Thursday, 1 December 2016

Eight Reasons Why You Should Not Read The Bonehunters by Steven Erikson






This is not a review. This is me gushing about the fact that The Bonehunters did not disappoint. However,  you should avoid reading this series, if you are not interested in the following:

It Has Dragons:

The book had two ghosts who haunted lizard skeletons, were compulsive liars, had a secret agenda, and were actually dragons! This is how they talk:

"Beauteous mistresses, curvaceous, languid, sultry, occasionally simpering..."


It Includes Practical Concerns:


An assassin who would be wearing concealed weapons on her person,

"a score of aches from knife pommels and scabbards attested that they remained strapped about her person..."

 

 It Could Make you Think:


You'd be reading and suddenly, there'd be words that just make you stop and read them over and over again!

"A single god, no matter how benign, is tortured into a multitude of masks, each shaped by the secret desires, hungers, fears, and joys of the individual mortal, who but plays a game of obsequious approbation."

It Rewards its Readers:


"And gods run when they see a Bridgeburner." 

If you have stuck with this series so far, then you will reap the rewards with one-liners and zingers like the one mentioned above.

It is Unique:


This is a world where gods are as good as their worshipers.

"Mess with mortals, Poliel." he said, wheeling his horse round, "and you pay."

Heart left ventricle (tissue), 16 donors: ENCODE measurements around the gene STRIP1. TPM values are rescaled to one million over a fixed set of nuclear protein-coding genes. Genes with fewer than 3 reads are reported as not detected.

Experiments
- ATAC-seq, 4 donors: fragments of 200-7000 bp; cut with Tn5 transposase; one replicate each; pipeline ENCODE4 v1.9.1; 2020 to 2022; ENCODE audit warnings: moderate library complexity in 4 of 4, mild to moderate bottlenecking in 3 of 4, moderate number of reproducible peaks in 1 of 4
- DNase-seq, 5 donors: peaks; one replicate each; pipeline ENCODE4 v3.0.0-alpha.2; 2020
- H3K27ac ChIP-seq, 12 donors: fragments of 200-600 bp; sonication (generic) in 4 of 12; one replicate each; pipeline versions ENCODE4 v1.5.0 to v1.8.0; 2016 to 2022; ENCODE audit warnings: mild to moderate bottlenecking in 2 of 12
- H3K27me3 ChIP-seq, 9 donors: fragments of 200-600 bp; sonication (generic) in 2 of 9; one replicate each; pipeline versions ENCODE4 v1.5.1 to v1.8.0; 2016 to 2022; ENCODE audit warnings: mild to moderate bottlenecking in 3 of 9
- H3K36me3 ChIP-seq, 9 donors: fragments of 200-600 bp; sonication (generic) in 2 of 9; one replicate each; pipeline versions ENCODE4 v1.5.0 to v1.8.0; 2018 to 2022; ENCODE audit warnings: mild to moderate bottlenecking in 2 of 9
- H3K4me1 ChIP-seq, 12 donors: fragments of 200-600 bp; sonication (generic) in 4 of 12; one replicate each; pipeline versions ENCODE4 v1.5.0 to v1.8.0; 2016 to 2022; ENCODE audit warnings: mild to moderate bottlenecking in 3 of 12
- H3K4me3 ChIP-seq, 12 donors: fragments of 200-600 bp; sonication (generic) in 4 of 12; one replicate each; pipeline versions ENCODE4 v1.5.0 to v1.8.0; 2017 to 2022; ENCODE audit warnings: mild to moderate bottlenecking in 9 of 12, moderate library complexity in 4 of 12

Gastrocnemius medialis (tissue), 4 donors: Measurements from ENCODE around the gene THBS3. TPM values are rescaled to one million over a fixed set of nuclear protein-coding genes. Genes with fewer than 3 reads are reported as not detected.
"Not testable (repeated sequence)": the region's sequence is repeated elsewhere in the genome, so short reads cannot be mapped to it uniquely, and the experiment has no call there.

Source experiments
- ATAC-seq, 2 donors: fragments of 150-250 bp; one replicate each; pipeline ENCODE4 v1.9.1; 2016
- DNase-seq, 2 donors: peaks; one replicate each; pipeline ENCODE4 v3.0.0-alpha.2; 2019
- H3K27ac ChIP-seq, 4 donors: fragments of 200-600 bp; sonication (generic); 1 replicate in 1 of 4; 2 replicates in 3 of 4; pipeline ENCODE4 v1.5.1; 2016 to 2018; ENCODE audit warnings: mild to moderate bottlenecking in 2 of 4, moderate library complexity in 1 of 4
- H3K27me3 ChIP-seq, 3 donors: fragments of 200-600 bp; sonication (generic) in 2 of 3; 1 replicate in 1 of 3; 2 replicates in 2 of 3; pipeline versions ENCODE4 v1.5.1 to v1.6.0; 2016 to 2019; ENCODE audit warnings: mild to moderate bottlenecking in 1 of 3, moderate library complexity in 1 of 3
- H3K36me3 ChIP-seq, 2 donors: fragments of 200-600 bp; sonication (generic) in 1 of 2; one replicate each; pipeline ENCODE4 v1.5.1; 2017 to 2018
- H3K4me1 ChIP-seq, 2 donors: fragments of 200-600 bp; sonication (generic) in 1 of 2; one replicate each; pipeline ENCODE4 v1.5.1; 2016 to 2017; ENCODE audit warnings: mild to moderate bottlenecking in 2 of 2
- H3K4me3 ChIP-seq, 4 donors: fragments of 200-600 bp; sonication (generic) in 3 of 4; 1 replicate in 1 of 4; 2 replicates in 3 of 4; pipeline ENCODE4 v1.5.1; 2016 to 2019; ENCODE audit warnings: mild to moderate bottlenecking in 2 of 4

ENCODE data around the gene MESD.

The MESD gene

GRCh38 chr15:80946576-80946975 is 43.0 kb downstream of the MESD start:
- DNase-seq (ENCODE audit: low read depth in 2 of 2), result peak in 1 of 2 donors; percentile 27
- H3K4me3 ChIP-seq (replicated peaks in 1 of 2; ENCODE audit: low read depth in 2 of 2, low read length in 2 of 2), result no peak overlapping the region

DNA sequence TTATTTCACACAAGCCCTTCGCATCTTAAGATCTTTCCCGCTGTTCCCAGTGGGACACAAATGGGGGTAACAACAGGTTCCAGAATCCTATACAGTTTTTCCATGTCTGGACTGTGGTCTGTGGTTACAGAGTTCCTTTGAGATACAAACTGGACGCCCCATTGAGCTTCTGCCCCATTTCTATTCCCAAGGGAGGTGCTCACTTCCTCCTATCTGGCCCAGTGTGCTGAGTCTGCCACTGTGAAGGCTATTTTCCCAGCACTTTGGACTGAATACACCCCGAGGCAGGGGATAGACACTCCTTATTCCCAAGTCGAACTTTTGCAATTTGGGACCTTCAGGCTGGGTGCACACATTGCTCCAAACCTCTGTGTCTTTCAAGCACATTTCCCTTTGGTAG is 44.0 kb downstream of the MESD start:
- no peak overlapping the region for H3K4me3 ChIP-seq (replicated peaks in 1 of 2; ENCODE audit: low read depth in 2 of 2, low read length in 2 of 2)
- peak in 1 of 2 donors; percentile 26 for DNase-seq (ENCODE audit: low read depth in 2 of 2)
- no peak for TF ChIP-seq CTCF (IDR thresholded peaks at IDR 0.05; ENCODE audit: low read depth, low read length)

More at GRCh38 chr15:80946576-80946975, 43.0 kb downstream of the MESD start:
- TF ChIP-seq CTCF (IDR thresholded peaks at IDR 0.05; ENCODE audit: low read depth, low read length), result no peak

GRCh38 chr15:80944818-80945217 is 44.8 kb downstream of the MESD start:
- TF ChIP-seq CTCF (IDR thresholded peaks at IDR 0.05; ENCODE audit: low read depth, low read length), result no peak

Old deities fall and new ones ascend all the time. There are layers upon layers of complications that you won't even grasp at until much much later. This is why, the books can still manage to surprise and delight readers re-reading them for the 7th or 8th time!

Oh, the Humor can Earn you Stares if Read in Public:


Part of it comes from insane situations. To be able to inject humor into situations that'd otherwise leave a reader weeping is one of Erikson's amazing qualities. You might think that a person about to die cracking a joke is unrealistic but this is military humor. As we follow soldiers who see things that would drive any other person insane, they use this kind of gallows humor to keep themselves functional. The other part comes out of love -- or hate -- for the characters.

"Saw your mouth moving -- some kind of spell or something? Didn't know you were a mage..." "I'm not. I was saying, "I hope this works".

It has Well-Written Female Characters:

Firstly, there are a lot of them. Just in this book, there was the Empress, her Adjunct, the Adjunct's lover, a drunk captain who was bad at her job when sobered up, the trouble-maker soldier who loved throwing knives at people, the deity who was going around possessing people, the assassin who murdered most of the empress' team of elite assassins by herself, and so on. They're just there...within the story, just as you would find them in real life.   

You Will Feel Pain:

Erikson can clue a reader into the significance of what is happening and how it is related to what has already happened with just one sentence. This one made me cry:

"You fight for the Wickans and for the Khundryl Burned Tears this night. We choose to witness."

 

If you love epic fantasy, then the MBotF is one series that you just cannot miss!

A recent story on Medium puts it beautifully, “Trust me, I tried to make it sound less pretentious. But I gave up. It is pretentious. It is audacious in its ambition. And that’s a good thing.” You might want to check it out because it also includes a Steven Erikson interview!

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